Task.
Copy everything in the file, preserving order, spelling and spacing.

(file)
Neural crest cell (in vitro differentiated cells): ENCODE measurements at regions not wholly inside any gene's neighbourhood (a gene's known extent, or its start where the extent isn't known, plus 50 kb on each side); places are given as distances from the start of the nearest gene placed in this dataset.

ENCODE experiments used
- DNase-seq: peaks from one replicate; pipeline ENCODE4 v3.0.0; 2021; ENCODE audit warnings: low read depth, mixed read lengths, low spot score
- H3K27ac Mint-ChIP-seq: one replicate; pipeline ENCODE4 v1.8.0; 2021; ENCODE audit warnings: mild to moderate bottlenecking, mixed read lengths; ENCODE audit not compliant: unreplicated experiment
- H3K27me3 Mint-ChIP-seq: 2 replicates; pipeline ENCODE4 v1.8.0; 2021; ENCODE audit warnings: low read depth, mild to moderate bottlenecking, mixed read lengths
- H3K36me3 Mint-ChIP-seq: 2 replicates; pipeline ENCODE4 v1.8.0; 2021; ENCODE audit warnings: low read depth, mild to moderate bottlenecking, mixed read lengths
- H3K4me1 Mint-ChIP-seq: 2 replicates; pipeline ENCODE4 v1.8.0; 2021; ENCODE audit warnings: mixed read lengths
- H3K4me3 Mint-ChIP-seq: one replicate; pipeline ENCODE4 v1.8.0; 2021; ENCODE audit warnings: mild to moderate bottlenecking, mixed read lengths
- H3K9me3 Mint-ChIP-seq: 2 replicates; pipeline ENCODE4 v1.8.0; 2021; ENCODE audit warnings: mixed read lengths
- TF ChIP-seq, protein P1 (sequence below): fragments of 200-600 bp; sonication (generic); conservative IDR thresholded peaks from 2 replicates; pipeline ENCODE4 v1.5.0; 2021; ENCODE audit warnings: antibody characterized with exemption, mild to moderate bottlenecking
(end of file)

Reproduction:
Neural crest cell (in vitro differentiated cells): ENCODE measurements at regions not wholly inside any gene's neighbourhood (a gene's known extent, or its start where the extent isn't known, plus 50 kb on each side); places are given as distances from the start of the nearest gene placed in this dataset.

ENCODE experiments used
- DNase-seq: peaks from one replicate; pipeline ENCODE4 v3.0.0; 2021; ENCODE audit warnings: low read depth, mixed read lengths, low spot score
- H3K27ac Mint-ChIP-seq: one replicate; pipeline ENCODE4 v1.8.0; 2021; ENCODE audit warnings: mild to moderate bottlenecking, mixed read lengths; ENCODE audit not compliant: unreplicated experiment
- H3K27me3 Mint-ChIP-seq: 2 replicates; pipeline ENCODE4 v1.8.0; 2021; ENCODE audit warnings: low read depth, mild to moderate bottlenecking, mixed read lengths
- H3K36me3 Mint-ChIP-seq: 2 replicates; pipeline ENCODE4 v1.8.0; 2021; ENCODE audit warnings: low read depth, mild to moderate bottlenecking, mixed read lengths
- H3K4me1 Mint-ChIP-seq: 2 replicates; pipeline ENCODE4 v1.8.0; 2021; ENCODE audit warnings: mixed read lengths
- H3K4me3 Mint-ChIP-seq: one replicate; pipeline ENCODE4 v1.8.0; 2021; ENCODE audit warnings: mild to moderate bottlenecking, mixed read lengths
- H3K9me3 Mint-ChIP-seq: 2 replicates; pipeline ENCODE4 v1.8.0; 2021; ENCODE audit warnings: mixed read lengths
- TF ChIP-seq, protein P1 (sequence below): fragments of 200-600 bp; sonication (generic); conservative IDR thresholded peaks from 2 replicates; pipeline ENCODE4 v1.5.0; 2021; ENCODE audit warnings: antibody characterized with exemption, mild to moderate bottlenecking